Canada To Increase Immigration to 500,000 Per Year By 2025

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Canada To Increase Immigration to 500,000 Per Year By 2025
Canada immigration free assessment

Canada will welcome an unprecedented 1.45 million immigrants over the next three years as it looks to step up efforts to curb a chronic labour shortage by welcoming more newcomers.

Immigration Minister Sean Fraser said on Tuesday the country would target 465,000 newcomers in 2023, 485,000 in 2024 and 500,000 in 2025 in the federal government’s new Immigration Levels Plan.

Canada is already on track to exceed the 431,645 target for 2022 announced in the previous Immigration Levels Plan in February.


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The increases announced by Fraser include 301,250 new immigrants in the Economic Class alone, as Canada continues its commitment to help businesses beset with chronic labour shortages.

Immigration accounts for almost 100 per cent of Canada’s labour force growth, and, by 2032, it is projected to account for 100 per cent of Canada’s population growth, Immigration, Refugees and Citizenship Canada says.

“Last year, we welcomed the most newcomers in a single year in our history,” Fraser said.

“This year’s immigration levels plan will help businesses find the workers they need, set Canada on a path that will contribute to our long-term success, and allow us to make good on key commitments to vulnerable people fleeing violence, war and persecution.”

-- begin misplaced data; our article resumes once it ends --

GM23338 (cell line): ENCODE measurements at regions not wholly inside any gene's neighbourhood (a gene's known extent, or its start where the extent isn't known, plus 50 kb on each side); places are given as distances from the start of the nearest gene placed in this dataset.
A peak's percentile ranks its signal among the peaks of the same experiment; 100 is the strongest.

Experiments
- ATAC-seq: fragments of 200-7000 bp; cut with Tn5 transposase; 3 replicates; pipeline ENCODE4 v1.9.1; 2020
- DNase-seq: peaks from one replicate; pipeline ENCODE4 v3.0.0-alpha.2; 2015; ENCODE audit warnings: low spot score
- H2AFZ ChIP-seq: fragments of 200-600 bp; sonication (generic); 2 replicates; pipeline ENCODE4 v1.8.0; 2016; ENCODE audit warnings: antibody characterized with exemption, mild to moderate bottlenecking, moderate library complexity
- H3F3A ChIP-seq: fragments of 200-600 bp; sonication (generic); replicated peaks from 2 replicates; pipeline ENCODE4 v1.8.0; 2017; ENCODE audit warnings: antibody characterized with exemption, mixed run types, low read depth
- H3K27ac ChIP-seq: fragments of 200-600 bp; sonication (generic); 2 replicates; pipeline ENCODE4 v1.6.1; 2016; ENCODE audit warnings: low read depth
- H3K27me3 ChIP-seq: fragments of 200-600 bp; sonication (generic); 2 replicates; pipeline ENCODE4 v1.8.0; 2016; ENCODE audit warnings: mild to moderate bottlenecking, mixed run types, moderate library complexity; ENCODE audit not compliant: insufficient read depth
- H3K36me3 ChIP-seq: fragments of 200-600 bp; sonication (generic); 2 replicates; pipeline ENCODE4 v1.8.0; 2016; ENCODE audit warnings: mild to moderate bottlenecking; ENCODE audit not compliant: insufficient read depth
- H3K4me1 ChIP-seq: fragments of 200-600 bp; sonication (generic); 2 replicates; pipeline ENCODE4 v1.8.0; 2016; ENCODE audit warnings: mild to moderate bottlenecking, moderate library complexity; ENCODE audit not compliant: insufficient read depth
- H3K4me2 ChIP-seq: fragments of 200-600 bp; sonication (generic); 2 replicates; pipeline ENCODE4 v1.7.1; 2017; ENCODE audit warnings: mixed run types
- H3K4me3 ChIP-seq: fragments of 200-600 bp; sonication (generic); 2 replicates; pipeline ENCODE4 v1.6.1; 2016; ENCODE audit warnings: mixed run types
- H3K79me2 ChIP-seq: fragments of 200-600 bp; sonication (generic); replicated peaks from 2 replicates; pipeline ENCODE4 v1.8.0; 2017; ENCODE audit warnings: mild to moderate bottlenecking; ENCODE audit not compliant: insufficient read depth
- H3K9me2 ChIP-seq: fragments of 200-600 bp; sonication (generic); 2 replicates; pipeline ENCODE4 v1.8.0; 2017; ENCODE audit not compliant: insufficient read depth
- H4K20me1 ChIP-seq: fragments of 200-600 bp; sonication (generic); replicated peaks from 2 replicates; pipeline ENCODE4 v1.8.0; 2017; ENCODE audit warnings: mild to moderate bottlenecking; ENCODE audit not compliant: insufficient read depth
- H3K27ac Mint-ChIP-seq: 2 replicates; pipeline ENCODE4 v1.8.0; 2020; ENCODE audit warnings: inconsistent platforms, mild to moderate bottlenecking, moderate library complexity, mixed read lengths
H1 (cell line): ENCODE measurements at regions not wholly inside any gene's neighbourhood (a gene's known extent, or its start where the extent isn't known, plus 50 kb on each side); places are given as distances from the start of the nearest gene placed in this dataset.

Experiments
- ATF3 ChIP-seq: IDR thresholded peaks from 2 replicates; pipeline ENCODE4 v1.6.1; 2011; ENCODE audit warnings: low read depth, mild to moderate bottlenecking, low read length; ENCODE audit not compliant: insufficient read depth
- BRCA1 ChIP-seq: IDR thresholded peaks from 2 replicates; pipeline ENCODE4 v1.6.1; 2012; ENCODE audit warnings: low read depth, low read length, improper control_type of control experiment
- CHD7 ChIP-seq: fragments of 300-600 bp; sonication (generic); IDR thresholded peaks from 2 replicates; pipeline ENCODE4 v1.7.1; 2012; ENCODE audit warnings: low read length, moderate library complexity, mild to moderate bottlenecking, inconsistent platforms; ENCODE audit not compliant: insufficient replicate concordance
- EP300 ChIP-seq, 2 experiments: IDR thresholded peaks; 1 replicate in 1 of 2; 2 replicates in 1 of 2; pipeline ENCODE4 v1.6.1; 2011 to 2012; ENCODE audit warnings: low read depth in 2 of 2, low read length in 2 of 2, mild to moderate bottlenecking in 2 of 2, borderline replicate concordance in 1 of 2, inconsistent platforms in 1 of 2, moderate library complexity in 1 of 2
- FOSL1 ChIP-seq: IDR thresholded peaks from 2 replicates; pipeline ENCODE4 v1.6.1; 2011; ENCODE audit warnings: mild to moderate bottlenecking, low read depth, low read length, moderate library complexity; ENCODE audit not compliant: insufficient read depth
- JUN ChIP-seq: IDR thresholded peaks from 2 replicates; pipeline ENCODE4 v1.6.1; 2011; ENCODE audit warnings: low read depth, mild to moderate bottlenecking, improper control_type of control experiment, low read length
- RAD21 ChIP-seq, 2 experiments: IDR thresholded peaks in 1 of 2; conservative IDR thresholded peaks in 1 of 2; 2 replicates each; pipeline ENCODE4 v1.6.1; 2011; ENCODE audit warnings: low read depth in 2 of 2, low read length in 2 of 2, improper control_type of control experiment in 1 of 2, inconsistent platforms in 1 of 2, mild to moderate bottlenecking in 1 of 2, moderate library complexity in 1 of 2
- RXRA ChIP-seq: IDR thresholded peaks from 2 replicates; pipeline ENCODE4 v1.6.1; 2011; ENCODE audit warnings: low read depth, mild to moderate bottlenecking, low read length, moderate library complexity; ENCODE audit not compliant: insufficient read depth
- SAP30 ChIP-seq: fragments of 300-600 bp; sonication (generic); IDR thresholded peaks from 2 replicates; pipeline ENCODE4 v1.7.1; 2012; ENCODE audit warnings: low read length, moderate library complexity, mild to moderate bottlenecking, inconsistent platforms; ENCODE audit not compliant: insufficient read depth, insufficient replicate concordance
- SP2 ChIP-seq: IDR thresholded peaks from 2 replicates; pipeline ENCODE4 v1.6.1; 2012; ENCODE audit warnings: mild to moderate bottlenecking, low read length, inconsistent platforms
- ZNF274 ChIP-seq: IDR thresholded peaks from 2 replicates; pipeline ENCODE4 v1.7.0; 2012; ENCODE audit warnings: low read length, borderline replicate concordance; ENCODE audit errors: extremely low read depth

He made the announcement at the Finishing Trades Institute in North York, Ontario.

Canada’s 2023 to 2025 Immigration Levels Plan

2023 2024 2025
Overall Planned Permanent Resident Admissions 465,000 485,000 500,000
Economic Federal High Skilled 82,880 109,020 114,000
Federal Economic Public Policies 25,000
Federal Business 3,500 5,000 6,000
Economic Pilots: Caregivers; Agri-Food Pilot; Rural and Northern Immigration Pilot; Economic Mobility Pathways Project 8,500 12,125 14,750
Atlantic Immigration Program 8,500 11,500 14,500
Provincial Nominee Program 105,500 110,000 117,500
Quebec Skilled Workers and BusinessFootnote6 See the Quebec immigration plan To be determined To be determined
Total Economic 266,210 281,135 301,250
Family Spouses, Partners and Children 78,000 80,000 82,000
Parents and Grandparents 28,500 34,000 36,000
Total Family 106,500 114,000 118,000
Refugees and Protected Persons Protected Persons in Canada and Dependents Abroad 25,000 27,000 29,000
Resettled Refugees – Government-AssistedFootnote7 23,550 21,115 15,250
Resettled Refugees – Privately Sponsored 27,505 27,750 28,250
Resettled Refugees – Blended Visa Office-Referred 250 250 250
Total Refugees and Protected Persons 76,305 76,115 72,750
Humanitarian and Other Total Humanitarian & Compassionate and Other 15,985 13,750 8,000

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Economic Class

The Provincial Nominee Program and Federal High Skilled categories will dominate the Economic Class newcomers.